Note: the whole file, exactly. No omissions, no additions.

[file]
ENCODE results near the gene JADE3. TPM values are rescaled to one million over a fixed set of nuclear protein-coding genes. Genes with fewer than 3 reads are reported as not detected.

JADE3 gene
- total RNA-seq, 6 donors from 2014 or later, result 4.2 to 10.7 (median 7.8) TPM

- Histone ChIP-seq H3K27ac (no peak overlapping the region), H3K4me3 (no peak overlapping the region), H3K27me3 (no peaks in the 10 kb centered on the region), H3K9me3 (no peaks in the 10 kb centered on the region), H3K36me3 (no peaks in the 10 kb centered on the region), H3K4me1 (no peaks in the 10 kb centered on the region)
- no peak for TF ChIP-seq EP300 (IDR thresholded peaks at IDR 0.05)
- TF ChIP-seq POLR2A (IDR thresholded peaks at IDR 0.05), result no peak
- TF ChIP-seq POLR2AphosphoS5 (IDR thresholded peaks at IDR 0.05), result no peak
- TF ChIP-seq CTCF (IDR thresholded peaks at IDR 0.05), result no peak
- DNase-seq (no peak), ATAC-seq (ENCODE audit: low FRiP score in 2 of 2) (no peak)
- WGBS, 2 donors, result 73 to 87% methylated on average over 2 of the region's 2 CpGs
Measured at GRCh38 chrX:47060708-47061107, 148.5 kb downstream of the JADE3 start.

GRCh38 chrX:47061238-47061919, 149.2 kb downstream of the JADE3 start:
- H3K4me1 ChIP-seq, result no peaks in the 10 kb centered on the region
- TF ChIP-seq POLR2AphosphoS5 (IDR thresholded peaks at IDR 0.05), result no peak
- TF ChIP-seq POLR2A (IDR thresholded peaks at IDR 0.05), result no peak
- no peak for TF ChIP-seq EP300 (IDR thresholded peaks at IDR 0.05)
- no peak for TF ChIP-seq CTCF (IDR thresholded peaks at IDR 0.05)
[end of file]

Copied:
ENCODE results near the gene JADE3. TPM values are rescaled to one million over a fixed set of nuclear protein-coding genes. Genes with fewer than 3 reads are reported as not detected.

JADE3 gene
- total RNA-seq, 6 donors from 2014 or later, result 4.2 to 10.7 (median 7.8) TPM

- Histone ChIP-seq H3K27ac (no peak overlapping the region), H3K4me3 (no peak overlapping the region), H3K27me3 (no peaks in the 10 kb centered on the region), H3K9me3 (no peaks in the 10 kb centered on the region), H3K36me3 (no peaks in the 10 kb centered on the region), H3K4me1 (no peaks in the 10 kb centered on the region)
- no peak for TF ChIP-seq EP300 (IDR thresholded peaks at IDR 0.05)
- TF ChIP-seq POLR2A (IDR thresholded peaks at IDR 0.05), result no peak
- TF ChIP-seq POLR2AphosphoS5 (IDR thresholded peaks at IDR 0.05), result no peak
- TF ChIP-seq CTCF (IDR thresholded peaks at IDR 0.05), result no peak
- DNase-seq (no peak), ATAC-seq (ENCODE audit: low FRiP score in 2 of 2) (no peak)
- WGBS, 2 donors, result 73 to 87% methylated on average over 2 of the region's 2 CpGs
Measured at GRCh38 chrX:47060708-47061107, 148.5 kb downstream of the JADE3 start.

GRCh38 chrX:47061238-47061919, 149.2 kb downstream of the JADE3 start:
- H3K4me1 ChIP-seq, result no peaks in the 10 kb centered on the region
- TF ChIP-seq POLR2AphosphoS5 (IDR thresholded peaks at IDR 0.05), result no peak
- TF ChIP-seq POLR2A (IDR thresholded peaks at IDR 0.05), result no peak
- no peak for TF ChIP-seq EP300 (IDR thresholded peaks at IDR 0.05)
- no peak for TF ChIP-seq CTCF (IDR thresholded peaks at IDR 0.05)